Art of BRC

2008 was a strong year for art at Burning Man – strong ideas, strong installations, and strong dunes of playa dust. While the art theme originally sparked off some adverse reactions, many of the installations brought to the playa embraced the theme, highlighting different ideas and interpretations of “American Dream”. This year’s canvas, as it were, was a significantly broader expanse – the new city design added 600 feet from the Esplanade to the Man. This, in part, contributed to the misconception that “there was not very much art on playa”, despite there only being 15 fewer installations on playa than in 2007. A particular challenge in 2008 was the roughness of the playa surface, with thick sand dunes and washboard-like playa serpents spread throughout the expanse, but then the Black Rock Desert basin will always be a challenge.

The Colonies (Surrounding the Man)

In one of the colonies surrounding the Man

In one of the colonies surrounding the Man

Each year the art chosen to surround the Man is intended to exemplify the art theme, showcasing different creative expressions and interpretations of the theme. In 2008, these art installations included “Ellis Island”, featuring a gangplank welcoming participants to the Man base (and essentially the world of Burning Man); “We the People”, a booth designed to encourage participants to share their viewpoints with the U.S. government; and “American Dream Bingo”, a game where with the crank of a handle a participant could turn a large bingo cage filled with balls representing the American dream.

While fewer in number than in previous years, the art surrounding the Man in 2008 was still chosen to inspire ideas and themes to be discussed, debated, and shared.


Burning Man funded 42 art installations in 2008 (which includes 5 Pavilion grants), out of 186 grant proposals that were submitted, which was down from 250 in 2007. Moving the application deadline up two weeks to February 1st, may have had something to do with the reduction in the number of proposals submitted, but this gave the Art Grant Committee more time to deliberate on the merits of submitted proposals, as well as increase the amount of time the funded artists had to work on their projects.

The competition for grant money is always fierce and the extremes of proposals ran from the grand to very simple ideas. In the funding process, it’s important to remember that art does not need to be huge and overpowering to have a voice: a small personal vision can speak just as loudly.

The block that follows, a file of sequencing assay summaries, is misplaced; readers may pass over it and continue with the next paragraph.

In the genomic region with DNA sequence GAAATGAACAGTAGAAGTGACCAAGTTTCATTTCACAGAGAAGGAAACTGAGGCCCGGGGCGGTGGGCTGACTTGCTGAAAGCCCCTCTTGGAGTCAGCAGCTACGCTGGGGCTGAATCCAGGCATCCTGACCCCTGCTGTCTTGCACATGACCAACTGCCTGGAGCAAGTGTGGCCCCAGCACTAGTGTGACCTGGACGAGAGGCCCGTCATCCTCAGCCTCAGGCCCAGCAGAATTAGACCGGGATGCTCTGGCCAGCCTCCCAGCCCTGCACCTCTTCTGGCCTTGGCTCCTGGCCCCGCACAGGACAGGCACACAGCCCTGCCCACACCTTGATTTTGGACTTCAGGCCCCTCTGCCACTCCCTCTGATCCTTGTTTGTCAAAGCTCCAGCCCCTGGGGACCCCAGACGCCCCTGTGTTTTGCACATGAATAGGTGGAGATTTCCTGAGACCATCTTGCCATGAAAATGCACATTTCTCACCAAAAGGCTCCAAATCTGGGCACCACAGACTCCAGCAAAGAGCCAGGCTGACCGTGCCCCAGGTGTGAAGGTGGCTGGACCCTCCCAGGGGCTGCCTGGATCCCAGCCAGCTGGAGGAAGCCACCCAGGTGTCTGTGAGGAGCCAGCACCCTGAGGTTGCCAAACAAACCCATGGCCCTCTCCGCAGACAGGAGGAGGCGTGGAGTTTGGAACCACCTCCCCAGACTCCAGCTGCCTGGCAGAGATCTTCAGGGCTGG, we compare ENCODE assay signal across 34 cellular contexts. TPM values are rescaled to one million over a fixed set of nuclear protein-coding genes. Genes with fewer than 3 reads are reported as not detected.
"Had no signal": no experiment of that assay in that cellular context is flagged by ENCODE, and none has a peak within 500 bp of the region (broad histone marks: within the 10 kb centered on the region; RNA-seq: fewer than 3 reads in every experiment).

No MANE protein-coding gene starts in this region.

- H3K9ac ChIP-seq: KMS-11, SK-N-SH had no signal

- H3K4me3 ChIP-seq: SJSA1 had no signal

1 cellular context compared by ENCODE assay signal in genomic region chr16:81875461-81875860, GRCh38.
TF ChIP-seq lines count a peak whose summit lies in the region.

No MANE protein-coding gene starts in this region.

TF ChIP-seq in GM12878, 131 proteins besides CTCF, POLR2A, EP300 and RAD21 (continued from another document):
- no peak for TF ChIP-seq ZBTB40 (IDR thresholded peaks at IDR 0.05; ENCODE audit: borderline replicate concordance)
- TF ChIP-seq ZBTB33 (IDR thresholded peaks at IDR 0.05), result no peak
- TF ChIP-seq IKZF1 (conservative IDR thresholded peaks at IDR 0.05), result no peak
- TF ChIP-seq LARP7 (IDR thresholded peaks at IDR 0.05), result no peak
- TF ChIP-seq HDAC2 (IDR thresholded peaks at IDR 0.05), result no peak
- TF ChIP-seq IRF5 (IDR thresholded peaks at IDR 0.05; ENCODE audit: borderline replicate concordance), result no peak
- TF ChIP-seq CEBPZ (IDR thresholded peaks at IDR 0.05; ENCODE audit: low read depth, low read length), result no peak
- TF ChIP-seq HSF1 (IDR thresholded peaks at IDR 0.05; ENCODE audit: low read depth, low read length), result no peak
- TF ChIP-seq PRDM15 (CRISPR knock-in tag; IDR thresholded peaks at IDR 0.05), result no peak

As usual, we saw the return of previously-funded artists applying for grants with fresh new projects, as well as an increase in proposals being submitted from beyond the United States. We saw proposals from Amsterdam, Wales, Switzerland, England, and more. We also had our first Russian artist, hailing from Moscow, who created her interpretation of the American Dream theme for the Man Pavilion. While Burning Man has historically been seen as a somewhat Bay Area-fed event, this year’s group of installations, both funded and not funded, certainly showed that we have become a worldwide event.

Fire Fire Everywhere

This year was full of fire, with more burns than ever before. “Basura Sagrada” was the name of this year’s Temple, carrying on the  tradition of burning on Sunday night. “Celtic Forest” returned with two more flaming moats and a 16’-foot tall “Book of the Raven”. The Flaming Lotus Girls, with their project entitled “Mutopia”, once again created an interactive flaming environment where everyone was encouraged to press buttons, which brought the strange seed pod creation to life in fire.

False Profit Labs brought two flame effects artworks: “Pyrocardium”, a helix with 20 computer-controlled flames connected to a stethoscope, allowing participants to make the flames pulse in time to their heartbeat; and “Hydrogen Economy”, a clear hexagonal Plexiglas chamber wherein floated hydrogen-filled bubbles that participants could ignite (and explode) from the outside using flaming “dragon sticks”. “Shiva Vista” returned with their 16 large propane cannons encircling a stage where fire performers, dancers and musicians performed.

2008 Theme Art and Playa Art

There were 285 installations on the playa in 2008, ranging from the sublime to the silly, and many of them reflected the artist’s thoughtful interpretation of the “American Dream” art theme. To see a full listing of the installations from 2008, including descriptions, photographs and artist contact information, please visit our 2008 archive.

Submitted by,
Christine Kristen & Beth Scarborough